No improved outcomes with serelaxin in acute HF
Effects of Serelaxin in Patients with Acute Heart Failure
Introduction and methods
Of patients hospitalized with acute heart failure (HF), 10-15% have worsening HF [1-3] and 10-15% die within 60-90 days after discharge . Risk of death in hospitalized patients is 5-10 fold higher compared to patients who have not been hospitalized, even months after the episode, suggesting that congestion and end-organ damage accelerate disease progression and increase risk of mortality [5,6].
Relaxin is a hormone that plays a role in changes in CV and renal function during pregnancy [7,8]. It has vasodilatory, antifibrotic and anti-inflammatory effects  and protective effects on end organs. Serelaxin, a recombinant form of human relaxin-2, reduced incidence of worsening HF during hospitalization and in an exploratory analysis lowered CV mortality at 180 days compared to placebo in the Relaxin in Acute Heart Failure (RELAX-AHF) trial . However, the RELAX-AHF trial was not powered to test the effect of seralaxin on CV mortality. Therefore, a second trial, the RELAX-AHF-2, was designed to test the effect of serelaxin on the primary outcomes CV mortality at 180 days and incidence of worsening HF in the first 5 days.
RELAX-AHF-2 was a multicenter, randomized, double-blind, placebo-controlled, event-driven trial examining the effect of serelaxin compared to placebo in patients with acute HF. Patients were eligible when they were hospitalized for acute HF with dyspnea, congestion, elevated plasma levels of natriuretic peptides, SBP ≥125 mmHg, mild-to-moderate renal impairment. From October 2013 to February 2017, 6600 patients were enrolled and randomized within 16 hours after presentation at the hospital to receive a 48-hr IV infusion of serelaxin or placebo, in addition to standard care. Co-primary endpoints were death from CV causes at 180 days and worsening HF at 5 days. Endpoint of worsening HF also included death from any cause and rehospitalization for HF.
Infusions were discontinued in 21.9% in the serelaxin group and 15.7% in the placebo group, mainly due to a too large decrease in SBP (18.5% and 12.5%, respectively).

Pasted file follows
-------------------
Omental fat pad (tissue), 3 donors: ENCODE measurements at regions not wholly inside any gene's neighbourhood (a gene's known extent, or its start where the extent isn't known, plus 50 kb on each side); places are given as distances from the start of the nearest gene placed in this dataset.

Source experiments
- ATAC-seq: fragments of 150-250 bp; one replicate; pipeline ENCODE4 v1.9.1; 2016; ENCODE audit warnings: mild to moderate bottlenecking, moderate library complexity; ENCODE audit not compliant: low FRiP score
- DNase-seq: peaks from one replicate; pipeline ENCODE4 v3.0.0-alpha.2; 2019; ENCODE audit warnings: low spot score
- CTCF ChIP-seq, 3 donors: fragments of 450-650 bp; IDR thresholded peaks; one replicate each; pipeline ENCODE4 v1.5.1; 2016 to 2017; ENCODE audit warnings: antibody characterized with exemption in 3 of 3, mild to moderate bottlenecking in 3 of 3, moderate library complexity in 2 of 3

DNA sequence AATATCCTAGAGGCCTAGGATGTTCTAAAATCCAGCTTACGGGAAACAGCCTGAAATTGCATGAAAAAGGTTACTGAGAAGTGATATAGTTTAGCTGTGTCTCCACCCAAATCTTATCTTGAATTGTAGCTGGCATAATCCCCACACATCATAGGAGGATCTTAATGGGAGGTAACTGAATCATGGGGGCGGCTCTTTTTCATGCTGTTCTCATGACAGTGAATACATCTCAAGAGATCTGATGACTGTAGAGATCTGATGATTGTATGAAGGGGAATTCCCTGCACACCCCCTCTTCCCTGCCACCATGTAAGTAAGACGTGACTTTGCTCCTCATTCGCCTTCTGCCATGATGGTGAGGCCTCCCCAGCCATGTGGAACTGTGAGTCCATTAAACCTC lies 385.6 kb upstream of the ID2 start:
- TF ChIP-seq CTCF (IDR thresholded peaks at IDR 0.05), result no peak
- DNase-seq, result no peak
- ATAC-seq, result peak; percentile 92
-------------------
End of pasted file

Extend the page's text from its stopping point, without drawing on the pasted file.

- Mean blood pressure was lower in the serelaxin group compared to the placebo group after 30 min of infusion and remained lower for 3 days.
- At day 180, there was no difference in incidence of death due to CV causes between the two groups (8.7% in the serelaxin group and 8.9% in the placebo group, HR:0.98, 95%CI:0.83-1.15, P=0.77).
- No difference in HF worsening at day 5 was observed between the groups (6.9% in the serelaxin group vs. 7.7% in the placebo group, HR:0.89, 95%CI: 0.75-1.07, P=0.19).
- Secondary endpoints of incidence of death from any cause at 180 days, death from CV causes or rehospitalization for HF or renal failure and median length of stay were similar in the 2 groups.
- Percentage of patients that experienced at least one adverse event was similar in the groups (53.1% in the serelaxin group and 52.1% in the placebo group).
Infusion with serelaxin for 48 hours in patients who were hospitalized for acute HF did not reduce CV death at day 180, nor HF worsening after 5 days compared to placebo in the RELAX-AHF-2 trial.
Milton Packer started his editorial comment  by saying that for a long time physicians believed that all patients with HF had acute HF and that HF was resolved after diuresis. The chronicity of HF was for a long time not recognized.
In the 1980s research on therapies for HF started and found that combination therapy with neurohormonal antagonists reverses ventricular remodeling and improves outcomes. Use of these drugs in primary care has been suboptimal (one of the reason may be the clinically silent progression of the disease) and physicians have focused on treating worsening HF episodes. In the 1980s, episodes of worsening HF were often dramatic and life-threating, and response after therapy was fast and lifesaving.
Nowadays, most hospitalized patients with worsening HF do not have a new acute disorder, but rather decompensation of chronic underlying ventricular dysfunction. This is a result of a gradual progressive increase in cardiac filling pressure during the previous weeks, which is often not immediately life-threatening.
Packer continued by mentioning that although most patients recover within days after intensification of medical therapy, early release of troponin is observed, indicative of myocardial injury. He then asked: ‘Could emergency interventions to reduce volume overload salvage a few cardiomyocytes, which might (in turn) have benefits for long-term prognosis?’ And ‘is decompensated heart failure similar to an acute coronary syndrome, for which it is critical to perform an emergency intervention to minimize irreversible cardiac injury?’
He concludes that decompensation is not an acute disease or an indicator that requires immediate intervention. It is important to stabilized patients, but even more important is to treat patients between hospitalizations to improve outcomes. ‘A focus on intensive outpatient care (rather than an obsession with inpatient therapy) is needed to reduce the burden of HF’.